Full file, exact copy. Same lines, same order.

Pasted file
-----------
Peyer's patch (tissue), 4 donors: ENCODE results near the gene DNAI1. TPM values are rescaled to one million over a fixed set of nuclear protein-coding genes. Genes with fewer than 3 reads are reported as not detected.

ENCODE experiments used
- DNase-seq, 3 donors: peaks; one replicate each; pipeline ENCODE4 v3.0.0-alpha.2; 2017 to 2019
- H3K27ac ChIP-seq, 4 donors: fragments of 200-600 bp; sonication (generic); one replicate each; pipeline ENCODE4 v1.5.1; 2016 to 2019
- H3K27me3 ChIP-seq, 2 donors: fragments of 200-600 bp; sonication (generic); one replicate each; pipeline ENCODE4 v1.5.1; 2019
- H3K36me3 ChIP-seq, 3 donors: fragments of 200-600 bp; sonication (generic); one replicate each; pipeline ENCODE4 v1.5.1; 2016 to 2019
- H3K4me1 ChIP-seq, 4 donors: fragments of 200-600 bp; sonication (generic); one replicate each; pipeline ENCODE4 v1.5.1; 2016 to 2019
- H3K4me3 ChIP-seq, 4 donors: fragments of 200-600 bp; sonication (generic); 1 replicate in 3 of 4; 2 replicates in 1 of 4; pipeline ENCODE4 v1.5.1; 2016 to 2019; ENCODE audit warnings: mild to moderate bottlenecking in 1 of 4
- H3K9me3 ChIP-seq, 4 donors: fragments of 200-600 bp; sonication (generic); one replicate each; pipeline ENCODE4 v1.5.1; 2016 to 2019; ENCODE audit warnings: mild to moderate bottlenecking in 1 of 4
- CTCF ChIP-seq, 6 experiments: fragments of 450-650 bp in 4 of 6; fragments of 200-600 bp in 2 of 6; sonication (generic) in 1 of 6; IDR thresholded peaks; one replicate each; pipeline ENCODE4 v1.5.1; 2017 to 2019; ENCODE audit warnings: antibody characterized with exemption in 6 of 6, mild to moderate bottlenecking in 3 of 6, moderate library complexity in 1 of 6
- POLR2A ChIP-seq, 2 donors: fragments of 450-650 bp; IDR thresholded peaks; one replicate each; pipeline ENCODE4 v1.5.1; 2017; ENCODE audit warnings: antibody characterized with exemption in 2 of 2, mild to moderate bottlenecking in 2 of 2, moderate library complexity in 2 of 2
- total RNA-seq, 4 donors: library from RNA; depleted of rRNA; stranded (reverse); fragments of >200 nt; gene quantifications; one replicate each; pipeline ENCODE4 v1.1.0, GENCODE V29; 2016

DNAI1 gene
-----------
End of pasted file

Peyer's patch (tissue), 4 donors: ENCODE results near the gene DNAI1. TPM values are rescaled to one million over a fixed set of nuclear protein-coding genes. Genes with fewer than 3 reads are reported as not detected.

ENCODE experiments used
- DNase-seq, 3 donors: peaks; one replicate each; pipeline ENCODE4 v3.0.0-alpha.2; 2017 to 2019
- H3K27ac ChIP-seq, 4 donors: fragments of 200-600 bp; sonication (generic); one replicate each; pipeline ENCODE4 v1.5.1; 2016 to 2019
- H3K27me3 ChIP-seq, 2 donors: fragments of 200-600 bp; sonication (generic); one replicate each; pipeline ENCODE4 v1.5.1; 2019
- H3K36me3 ChIP-seq, 3 donors: fragments of 200-600 bp; sonication (generic); one replicate each; pipeline ENCODE4 v1.5.1; 2016 to 2019
- H3K4me1 ChIP-seq, 4 donors: fragments of 200-600 bp; sonication (generic); one replicate each; pipeline ENCODE4 v1.5.1; 2016 to 2019
- H3K4me3 ChIP-seq, 4 donors: fragments of 200-600 bp; sonication (generic); 1 replicate in 3 of 4; 2 replicates in 1 of 4; pipeline ENCODE4 v1.5.1; 2016 to 2019; ENCODE audit warnings: mild to moderate bottlenecking in 1 of 4
- H3K9me3 ChIP-seq, 4 donors: fragments of 200-600 bp; sonication (generic); one replicate each; pipeline ENCODE4 v1.5.1; 2016 to 2019; ENCODE audit warnings: mild to moderate bottlenecking in 1 of 4
- CTCF ChIP-seq, 6 experiments: fragments of 450-650 bp in 4 of 6; fragments of 200-600 bp in 2 of 6; sonication (generic) in 1 of 6; IDR thresholded peaks; one replicate each; pipeline ENCODE4 v1.5.1; 2017 to 2019; ENCODE audit warnings: antibody characterized with exemption in 6 of 6, mild to moderate bottlenecking in 3 of 6, moderate library complexity in 1 of 6
- POLR2A ChIP-seq, 2 donors: fragments of 450-650 bp; IDR thresholded peaks; one replicate each; pipeline ENCODE4 v1.5.1; 2017; ENCODE audit warnings: antibody characterized with exemption in 2 of 2, mild to moderate bottlenecking in 2 of 2, moderate library complexity in 2 of 2
- total RNA-seq, 4 donors: library from RNA; depleted of rRNA; stranded (reverse); fragments of >200 nt; gene quantifications; one replicate each; pipeline ENCODE4 v1.1.0, GENCODE V29; 2016

DNAI1 gene